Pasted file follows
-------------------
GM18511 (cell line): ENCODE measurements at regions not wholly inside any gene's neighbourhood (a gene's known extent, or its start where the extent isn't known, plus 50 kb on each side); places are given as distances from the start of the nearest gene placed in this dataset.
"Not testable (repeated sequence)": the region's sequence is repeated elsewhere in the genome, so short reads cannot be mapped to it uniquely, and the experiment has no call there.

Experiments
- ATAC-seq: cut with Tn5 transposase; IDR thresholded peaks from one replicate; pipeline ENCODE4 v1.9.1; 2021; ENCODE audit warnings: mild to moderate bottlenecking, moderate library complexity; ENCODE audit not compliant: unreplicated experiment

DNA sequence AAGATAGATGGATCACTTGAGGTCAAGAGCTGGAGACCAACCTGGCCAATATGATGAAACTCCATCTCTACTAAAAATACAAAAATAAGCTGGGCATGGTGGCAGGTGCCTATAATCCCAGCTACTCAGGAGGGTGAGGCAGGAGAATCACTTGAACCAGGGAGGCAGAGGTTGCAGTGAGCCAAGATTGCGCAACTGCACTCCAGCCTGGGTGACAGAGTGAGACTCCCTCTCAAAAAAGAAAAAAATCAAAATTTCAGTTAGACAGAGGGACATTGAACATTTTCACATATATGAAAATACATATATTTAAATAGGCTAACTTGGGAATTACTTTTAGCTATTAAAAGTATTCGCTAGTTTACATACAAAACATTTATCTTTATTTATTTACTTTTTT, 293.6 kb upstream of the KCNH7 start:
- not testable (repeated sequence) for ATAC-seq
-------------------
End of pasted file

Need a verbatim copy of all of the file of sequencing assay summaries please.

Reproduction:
GM18511 (cell line): ENCODE measurements at regions not wholly inside any gene's neighbourhood (a gene's known extent, or its start where the extent isn't known, plus 50 kb on each side); places are given as distances from the start of the nearest gene placed in this dataset.
"Not testable (repeated sequence)": the region's sequence is repeated elsewhere in the genome, so short reads cannot be mapped to it uniquely, and the experiment has no call there.

Experiments
- ATAC-seq: cut with Tn5 transposase; IDR thresholded peaks from one replicate; pipeline ENCODE4 v1.9.1; 2021; ENCODE audit warnings: mild to moderate bottlenecking, moderate library complexity; ENCODE audit not compliant: unreplicated experiment

DNA sequence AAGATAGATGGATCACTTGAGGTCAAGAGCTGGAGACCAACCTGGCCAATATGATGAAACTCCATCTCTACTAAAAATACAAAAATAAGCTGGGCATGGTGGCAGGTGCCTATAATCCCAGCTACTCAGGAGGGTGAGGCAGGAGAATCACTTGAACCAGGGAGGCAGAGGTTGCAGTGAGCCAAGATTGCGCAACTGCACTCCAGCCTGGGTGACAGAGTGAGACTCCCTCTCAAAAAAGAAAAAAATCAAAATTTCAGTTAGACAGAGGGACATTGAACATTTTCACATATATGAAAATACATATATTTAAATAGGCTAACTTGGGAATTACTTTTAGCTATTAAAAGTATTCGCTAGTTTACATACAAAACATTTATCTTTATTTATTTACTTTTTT, 293.6 kb upstream of the KCNH7 start:
- not testable (repeated sequence) for ATAC-seq